13. Bill P January 13, 2017

            Bullshit your original comment made no mention of President Obama. Even trying to make this comment is ridiculous, for the 8 years that President Obama has lived in the White House that’s hardly a real world living. However before that he lived in Chicago at a good house but nothing that compares to Trump’s gold palace in the eponymous tower on the middle of 5th Ave in NYC one of the most expensive pieces of real estate in this country. President Obama doesn’t own a private jet like Trump does, yes the president flies in Air Force One but he doesn’t own In addition Trump owns an ocean front mansion in Palm Beach Florida. You have to been insane to believe Trump is more of a real world person than President Obama. https://uploads.disquscdn.com/images/3a5634aeb1dba064309bde4444a7b80f42f7fd66a0ca8ac1ba235fbf77eb2ae1.jpg

          14. mike January 13, 2017

            The bullsh*t is all yours. I showed you where to find the post, douche bag.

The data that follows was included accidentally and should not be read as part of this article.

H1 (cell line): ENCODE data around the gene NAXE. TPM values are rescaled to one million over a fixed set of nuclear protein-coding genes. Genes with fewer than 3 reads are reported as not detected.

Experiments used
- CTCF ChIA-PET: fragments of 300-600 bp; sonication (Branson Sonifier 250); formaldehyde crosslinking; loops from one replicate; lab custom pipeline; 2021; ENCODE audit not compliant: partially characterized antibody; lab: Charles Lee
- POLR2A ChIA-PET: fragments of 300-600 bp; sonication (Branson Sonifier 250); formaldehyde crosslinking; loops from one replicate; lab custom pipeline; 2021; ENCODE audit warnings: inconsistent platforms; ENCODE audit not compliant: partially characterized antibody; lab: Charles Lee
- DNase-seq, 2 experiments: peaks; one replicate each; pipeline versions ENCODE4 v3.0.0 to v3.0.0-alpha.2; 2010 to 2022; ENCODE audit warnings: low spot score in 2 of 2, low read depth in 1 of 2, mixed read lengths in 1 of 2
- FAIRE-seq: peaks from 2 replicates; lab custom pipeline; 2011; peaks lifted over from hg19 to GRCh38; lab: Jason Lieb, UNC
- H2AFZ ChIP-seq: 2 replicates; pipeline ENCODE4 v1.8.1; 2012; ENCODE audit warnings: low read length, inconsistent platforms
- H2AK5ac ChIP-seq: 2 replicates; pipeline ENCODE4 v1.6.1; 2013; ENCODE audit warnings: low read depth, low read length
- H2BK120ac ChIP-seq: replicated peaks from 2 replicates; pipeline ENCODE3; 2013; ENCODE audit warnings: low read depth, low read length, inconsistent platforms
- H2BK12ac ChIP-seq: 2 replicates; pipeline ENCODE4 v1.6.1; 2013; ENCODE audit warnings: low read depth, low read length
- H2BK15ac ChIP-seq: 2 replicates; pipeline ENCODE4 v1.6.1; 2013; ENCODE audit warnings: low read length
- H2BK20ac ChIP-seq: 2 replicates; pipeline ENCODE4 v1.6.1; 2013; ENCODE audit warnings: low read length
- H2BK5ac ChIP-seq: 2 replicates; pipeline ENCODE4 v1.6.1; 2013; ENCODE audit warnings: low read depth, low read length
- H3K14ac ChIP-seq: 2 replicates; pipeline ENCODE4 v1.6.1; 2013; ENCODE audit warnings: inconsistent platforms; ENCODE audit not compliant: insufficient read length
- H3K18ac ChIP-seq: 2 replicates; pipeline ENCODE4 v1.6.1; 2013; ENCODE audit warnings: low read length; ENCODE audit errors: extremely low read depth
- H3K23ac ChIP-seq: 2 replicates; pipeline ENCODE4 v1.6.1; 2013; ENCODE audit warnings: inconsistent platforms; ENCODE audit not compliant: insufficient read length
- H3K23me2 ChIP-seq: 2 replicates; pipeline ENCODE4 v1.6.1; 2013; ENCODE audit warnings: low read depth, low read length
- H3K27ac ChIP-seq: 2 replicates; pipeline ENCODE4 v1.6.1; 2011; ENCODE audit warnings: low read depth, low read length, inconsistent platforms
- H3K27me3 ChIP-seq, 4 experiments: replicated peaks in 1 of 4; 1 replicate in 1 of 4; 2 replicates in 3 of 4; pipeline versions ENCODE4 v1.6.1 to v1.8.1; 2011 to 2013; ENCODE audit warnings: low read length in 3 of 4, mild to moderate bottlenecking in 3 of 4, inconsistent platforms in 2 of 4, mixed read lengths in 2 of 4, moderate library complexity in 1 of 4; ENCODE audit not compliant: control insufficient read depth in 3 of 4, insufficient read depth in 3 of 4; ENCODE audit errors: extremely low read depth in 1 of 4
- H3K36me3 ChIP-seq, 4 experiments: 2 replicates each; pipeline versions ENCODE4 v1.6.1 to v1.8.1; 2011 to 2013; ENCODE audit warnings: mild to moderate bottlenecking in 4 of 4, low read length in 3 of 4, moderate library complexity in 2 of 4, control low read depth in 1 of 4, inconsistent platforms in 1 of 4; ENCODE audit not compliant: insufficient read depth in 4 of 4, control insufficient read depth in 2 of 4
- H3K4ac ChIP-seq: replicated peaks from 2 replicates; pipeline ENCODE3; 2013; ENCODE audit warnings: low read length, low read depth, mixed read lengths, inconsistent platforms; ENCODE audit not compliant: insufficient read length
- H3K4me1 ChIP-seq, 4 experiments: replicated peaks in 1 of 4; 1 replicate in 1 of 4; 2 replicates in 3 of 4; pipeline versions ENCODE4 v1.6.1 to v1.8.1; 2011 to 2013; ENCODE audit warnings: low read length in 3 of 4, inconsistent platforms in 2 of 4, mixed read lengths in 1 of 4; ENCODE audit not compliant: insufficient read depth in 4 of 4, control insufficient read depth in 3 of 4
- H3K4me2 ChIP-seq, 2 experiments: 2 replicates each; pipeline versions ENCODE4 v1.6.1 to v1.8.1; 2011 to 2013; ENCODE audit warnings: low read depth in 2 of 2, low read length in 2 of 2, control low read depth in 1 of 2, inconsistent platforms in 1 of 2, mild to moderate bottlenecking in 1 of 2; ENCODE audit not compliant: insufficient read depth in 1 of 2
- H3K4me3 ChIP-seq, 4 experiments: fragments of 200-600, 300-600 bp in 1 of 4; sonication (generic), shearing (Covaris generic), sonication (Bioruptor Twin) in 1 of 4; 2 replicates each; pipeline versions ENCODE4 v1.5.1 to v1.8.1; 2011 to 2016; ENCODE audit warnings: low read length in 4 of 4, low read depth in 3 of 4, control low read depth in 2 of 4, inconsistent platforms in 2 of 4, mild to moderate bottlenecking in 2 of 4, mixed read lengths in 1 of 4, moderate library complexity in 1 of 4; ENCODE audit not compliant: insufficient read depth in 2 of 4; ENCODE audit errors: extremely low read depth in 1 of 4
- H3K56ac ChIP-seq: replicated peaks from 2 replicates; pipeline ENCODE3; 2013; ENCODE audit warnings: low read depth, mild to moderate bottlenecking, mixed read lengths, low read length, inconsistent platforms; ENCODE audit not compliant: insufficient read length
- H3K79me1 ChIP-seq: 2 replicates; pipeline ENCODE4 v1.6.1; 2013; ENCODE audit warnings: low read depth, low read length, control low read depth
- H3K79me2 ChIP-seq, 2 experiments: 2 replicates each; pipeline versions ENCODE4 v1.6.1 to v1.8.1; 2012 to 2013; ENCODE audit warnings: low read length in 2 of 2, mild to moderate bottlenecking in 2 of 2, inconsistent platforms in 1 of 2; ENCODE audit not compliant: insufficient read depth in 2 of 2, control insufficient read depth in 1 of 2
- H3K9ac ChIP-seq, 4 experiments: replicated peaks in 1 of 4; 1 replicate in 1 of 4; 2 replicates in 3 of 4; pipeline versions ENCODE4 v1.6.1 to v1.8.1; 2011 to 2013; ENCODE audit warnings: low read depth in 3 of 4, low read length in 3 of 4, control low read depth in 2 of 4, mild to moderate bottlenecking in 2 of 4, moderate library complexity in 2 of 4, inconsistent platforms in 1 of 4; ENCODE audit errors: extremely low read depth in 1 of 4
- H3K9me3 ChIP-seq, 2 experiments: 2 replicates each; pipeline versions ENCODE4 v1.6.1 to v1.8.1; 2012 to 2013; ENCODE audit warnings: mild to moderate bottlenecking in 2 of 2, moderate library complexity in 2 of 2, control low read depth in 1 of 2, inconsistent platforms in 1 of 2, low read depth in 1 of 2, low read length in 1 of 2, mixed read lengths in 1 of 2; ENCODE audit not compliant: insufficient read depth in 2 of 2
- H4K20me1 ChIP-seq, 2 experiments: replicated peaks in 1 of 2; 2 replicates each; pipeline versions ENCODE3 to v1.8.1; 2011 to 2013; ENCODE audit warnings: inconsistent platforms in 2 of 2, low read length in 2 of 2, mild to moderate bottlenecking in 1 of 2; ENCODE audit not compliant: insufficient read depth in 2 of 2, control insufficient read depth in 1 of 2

Obama policies were proof he didn’t live in the real world. Here’s another no less than from his own party.


            Who gives a rats a$$ about Trumps possessions!
            What I do give a damn about is that on the 20th he will be the 45th President of the United States of America.

          15. Bill P January 17, 2017

            Your original claim stated that Trump won because he lives in the “real” world. Even trying to compare Trump’s world to anyone other than the billionaires in this country is ridiculous. Trump is in the top 0.1%, those who live in the real world don’t live in the same stratosphere as your bloated hero.

            As for you asinine comment of “Who gives a rats a$$ about Trumps possessions!” Millions of people would love to have a small % of his wealth.
            Your OOS is showing President Obama lives in the real world, he doesn’t have a private jumbo jet, own an ocean front mansion in Palm Beach or own numerous companies in the US, Asia, Europe and some other places. The Obamas lived in a regular house, didn’t have servants and other ultra wealthy trappings.
            As for the name calling that just shows what low class infantile person you are.

          16. mike January 13, 2017

            Go back 4 days to my post starting “infantile” and then tell me I’m backtracking.

          17. mike January 17, 2017

            No, nothing deleted/edited. I gave you the post where it showed where I mentioned Obama.